African cities ought to cut climate emissions to zero

03Oct 2020
Editor
The Guardian
African cities ought to cut climate emissions to zero

In 2018 eight cities  from Accra to Dar es Salaam   pledged to deliver their share of emissions cuts needed to meet global targets to limit climate change .Africa is sometimes better known for its vulnerability to climate change than its action on the problem - but a set-

-of African cities intend to change that.

The United Nations Programme on Reducing Emissions from Deforestation and Forest Degradation (or UN-REDD Programme) is a collaborative programme of the Food and Agriculture Organisation of the United Nations (FAO), the United Nations Development Programme (UNDP) and the United Nations Environment Programme (UNEP), created in 2008.

The overall development goal of the programme is  to reduce forest emissions and enhance carbon stocks in forests while contributing to national sustainable development. The UN-REDD programme supports nationally led REDD+ processes and promotes the informed and meaningful involvement of all stakeholders, including indigenous peoples and other forest-dependent communities, in national and international REDD+ implementation.  

The Programme has expanded steadily since its establishment and now has over 60 official partner countries spanning Africa, Asia-Pacific and Latin America-Caribbean. In addition to the UN-REDD Programme, other initiatives assisting countries that are engaged in REDD+ include the World Bank’s Forest Carbon Partnership Facility, Norway’s International Climate and Forest Initiative, the Global Environment Facility, Australia’s International Forest Carbon Initiative, the Collaborative Partnership on Forests, and the Green Climate Fund.

Uganda has become the first African country to submit results for reducing emissions from deforestation and forest degradation (REDD+) to the United Nations Framework Convention on Climate Change (UNFCCC).

REDD+ is a mechanism developed by the parties to the UNFCCC to reduce emissions from deforestation and forest degradation. The results submission to the UNFCCC has paved the way for potential results-based payments to the country, the Food and Agriculture Organisation (FAO).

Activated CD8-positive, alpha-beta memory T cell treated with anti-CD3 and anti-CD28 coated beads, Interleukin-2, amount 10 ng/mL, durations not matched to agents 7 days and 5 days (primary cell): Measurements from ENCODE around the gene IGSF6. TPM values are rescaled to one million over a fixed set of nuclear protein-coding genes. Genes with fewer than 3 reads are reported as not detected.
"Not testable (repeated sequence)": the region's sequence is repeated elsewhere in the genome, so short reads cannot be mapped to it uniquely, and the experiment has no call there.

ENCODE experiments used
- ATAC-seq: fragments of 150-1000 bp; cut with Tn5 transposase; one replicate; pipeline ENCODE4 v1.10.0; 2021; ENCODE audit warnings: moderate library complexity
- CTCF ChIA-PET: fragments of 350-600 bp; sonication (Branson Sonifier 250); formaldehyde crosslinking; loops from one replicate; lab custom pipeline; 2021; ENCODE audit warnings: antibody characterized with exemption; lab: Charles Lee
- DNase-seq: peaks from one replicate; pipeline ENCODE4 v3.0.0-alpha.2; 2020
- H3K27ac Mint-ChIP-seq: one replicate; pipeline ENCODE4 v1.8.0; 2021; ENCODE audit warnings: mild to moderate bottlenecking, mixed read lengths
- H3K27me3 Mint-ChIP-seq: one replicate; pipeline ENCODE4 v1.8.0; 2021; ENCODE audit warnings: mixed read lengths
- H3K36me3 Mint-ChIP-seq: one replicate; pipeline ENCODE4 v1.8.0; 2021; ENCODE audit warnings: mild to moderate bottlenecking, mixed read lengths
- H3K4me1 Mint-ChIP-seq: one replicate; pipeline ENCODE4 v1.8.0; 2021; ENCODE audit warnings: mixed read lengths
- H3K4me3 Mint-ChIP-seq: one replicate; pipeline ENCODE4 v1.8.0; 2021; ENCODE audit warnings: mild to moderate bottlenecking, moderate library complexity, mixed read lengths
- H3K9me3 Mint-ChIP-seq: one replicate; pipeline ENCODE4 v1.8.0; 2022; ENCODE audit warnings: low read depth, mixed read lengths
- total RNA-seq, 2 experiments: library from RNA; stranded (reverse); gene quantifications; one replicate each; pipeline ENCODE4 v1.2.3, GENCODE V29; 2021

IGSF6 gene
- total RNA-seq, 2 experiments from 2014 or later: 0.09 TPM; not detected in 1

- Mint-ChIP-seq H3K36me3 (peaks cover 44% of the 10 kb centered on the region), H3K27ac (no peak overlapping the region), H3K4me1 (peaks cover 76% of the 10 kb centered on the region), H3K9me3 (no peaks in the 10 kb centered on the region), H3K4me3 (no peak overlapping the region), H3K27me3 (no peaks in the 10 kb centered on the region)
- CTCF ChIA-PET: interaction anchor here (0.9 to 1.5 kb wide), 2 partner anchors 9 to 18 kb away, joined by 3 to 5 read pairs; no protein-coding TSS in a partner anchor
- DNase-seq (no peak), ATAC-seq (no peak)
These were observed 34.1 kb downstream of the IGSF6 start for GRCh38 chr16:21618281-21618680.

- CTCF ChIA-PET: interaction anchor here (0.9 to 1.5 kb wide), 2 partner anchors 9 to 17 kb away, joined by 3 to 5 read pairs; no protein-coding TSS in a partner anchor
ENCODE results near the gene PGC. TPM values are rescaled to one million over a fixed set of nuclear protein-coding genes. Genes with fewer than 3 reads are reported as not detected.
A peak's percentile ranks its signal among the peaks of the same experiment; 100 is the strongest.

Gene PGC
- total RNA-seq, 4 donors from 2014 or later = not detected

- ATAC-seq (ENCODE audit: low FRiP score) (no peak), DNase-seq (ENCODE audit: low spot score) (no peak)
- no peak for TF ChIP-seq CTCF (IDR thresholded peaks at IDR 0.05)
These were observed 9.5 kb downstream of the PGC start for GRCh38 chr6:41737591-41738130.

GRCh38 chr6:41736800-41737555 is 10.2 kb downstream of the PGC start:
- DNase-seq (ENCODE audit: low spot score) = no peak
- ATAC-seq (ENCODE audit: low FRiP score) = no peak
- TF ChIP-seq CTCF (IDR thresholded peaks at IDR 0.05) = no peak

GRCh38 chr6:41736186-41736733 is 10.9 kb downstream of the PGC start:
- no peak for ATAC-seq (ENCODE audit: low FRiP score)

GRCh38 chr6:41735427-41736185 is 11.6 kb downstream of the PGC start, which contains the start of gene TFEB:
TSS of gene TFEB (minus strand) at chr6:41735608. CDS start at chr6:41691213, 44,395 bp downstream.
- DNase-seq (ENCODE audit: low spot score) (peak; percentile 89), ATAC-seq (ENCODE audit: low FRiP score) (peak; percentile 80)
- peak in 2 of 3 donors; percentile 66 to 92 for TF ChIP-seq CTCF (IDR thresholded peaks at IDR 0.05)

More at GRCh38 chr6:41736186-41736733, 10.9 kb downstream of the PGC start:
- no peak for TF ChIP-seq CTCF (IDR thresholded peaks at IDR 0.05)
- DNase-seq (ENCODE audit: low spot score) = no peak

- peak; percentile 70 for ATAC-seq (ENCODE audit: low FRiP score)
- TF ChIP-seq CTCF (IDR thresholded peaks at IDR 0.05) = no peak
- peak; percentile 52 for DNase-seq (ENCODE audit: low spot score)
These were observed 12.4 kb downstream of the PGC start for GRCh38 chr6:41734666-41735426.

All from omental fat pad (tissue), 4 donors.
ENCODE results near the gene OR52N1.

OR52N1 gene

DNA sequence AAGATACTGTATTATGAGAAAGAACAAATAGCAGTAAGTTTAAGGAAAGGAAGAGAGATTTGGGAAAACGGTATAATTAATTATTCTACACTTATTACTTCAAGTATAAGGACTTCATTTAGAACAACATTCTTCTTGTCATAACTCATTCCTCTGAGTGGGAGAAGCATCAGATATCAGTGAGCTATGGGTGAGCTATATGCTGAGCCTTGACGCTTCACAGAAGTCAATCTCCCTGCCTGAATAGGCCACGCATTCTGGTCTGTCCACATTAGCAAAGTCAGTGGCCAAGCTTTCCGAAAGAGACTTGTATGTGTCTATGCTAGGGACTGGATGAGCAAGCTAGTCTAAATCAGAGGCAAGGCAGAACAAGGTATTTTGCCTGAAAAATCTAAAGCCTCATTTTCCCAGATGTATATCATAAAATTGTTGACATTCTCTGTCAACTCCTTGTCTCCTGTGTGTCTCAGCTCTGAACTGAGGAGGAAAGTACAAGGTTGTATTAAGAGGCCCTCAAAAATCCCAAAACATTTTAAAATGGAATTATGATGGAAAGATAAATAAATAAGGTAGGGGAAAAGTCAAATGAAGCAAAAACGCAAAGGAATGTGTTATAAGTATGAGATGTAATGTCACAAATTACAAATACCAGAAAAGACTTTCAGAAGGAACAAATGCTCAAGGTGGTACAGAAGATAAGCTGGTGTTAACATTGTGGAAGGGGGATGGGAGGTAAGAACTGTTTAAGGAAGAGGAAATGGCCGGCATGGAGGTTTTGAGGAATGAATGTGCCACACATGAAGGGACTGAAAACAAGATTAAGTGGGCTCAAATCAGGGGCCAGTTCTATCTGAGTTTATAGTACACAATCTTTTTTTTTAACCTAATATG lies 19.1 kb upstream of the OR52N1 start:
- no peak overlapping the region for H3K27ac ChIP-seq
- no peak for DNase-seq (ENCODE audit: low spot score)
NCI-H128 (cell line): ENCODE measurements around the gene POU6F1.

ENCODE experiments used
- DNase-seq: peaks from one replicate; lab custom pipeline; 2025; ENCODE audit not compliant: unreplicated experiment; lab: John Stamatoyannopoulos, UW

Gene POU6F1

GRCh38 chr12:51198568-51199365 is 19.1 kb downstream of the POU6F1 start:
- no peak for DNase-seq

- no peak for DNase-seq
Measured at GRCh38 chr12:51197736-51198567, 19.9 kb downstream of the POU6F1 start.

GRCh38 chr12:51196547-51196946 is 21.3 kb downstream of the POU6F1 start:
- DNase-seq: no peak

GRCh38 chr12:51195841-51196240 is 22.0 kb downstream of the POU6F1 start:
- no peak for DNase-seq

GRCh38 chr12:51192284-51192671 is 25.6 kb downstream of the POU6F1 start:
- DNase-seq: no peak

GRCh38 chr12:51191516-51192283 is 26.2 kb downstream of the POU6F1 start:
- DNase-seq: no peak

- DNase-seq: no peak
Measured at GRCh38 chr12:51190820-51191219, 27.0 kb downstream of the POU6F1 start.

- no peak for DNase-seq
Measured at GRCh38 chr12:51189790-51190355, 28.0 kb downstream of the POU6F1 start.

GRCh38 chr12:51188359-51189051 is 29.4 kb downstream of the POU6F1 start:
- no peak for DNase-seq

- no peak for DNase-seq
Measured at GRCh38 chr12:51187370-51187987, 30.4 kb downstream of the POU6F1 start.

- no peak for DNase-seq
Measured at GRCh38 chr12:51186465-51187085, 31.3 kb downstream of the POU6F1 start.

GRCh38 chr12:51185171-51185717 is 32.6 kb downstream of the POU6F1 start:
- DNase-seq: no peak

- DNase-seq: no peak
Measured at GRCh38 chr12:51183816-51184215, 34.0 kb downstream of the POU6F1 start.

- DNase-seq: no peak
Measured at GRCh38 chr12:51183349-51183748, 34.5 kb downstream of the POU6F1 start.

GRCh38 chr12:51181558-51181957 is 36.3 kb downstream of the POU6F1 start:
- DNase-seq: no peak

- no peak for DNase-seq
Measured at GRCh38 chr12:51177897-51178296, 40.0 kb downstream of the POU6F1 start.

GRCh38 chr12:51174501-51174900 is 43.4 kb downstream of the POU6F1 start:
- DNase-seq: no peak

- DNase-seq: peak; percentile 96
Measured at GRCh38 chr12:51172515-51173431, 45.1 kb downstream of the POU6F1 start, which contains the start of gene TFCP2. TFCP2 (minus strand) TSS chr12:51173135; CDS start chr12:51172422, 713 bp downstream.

Results-based payments comprise the final REDD+ phase. It provides financial incentives to developing countries that prove they stopped deforestation during a certain period of time. This is done through rigorous UN-backed technical evaluations.

Uganda claimed it reduced emissions by 8,070,694 tonnes of carbon dioxide for 2015-2017 in a document prepared by its Ministry of Water and Environment, the REDD+ Secretariat and National Forestry Authority.

One concern was that Uganda’s forested area could have disappeared within the coming century, if deforestation was not reigned in. The country’s forest cover had depleted to 8 per cent from 24 per cent in the 1990s, largely attributed to human encroachment, including for charcoal, timber and agriculture.The document submitted by the government will help Uganda receive funds through the Green Climate Fund’s forest conservation scheme.

In 2017, Uganda presented its first forest reference emission level of historical average emissions from deforestation between 2000 and 2015 as required under measurement, reporting and verification for REDD+ activities.

The REDD+ strategy, launched in 2017, included developing plans and options for forest management to reduce carbon emissions and maintain valuable ecosystem services such as biodiversity, water supply, soil protection and wealth creation for sustainable livelihoods.

Uganda then decided to assess the country’s performance in reducing emissions for 2015-17 and to further improve estimates of forest change and associated emission factors.

The submission of the results are a significant development on REDD+ for Africa, said the FAO.

This will encourage other African countries to reduce carbon emissions by decreasing deforestation and forest degradation. Achieving REDD+ results in the continent is challenging, as there are other development priorities — with agriculture, mining, energy and forestry — driving deforestation, according to the FAO. Africa had the greatest annual rate of net forest loss, at 3.9 million ha, across the world in this decade.  

Supporting African countries through all three REDD+ phases   readiness, implementation and result-based actions   by providing tools and analysis of how to design, implement and measure the results of REDD+ action is key to reversing these trends. This will, in turn, position Africa as the forest champion of the next decade

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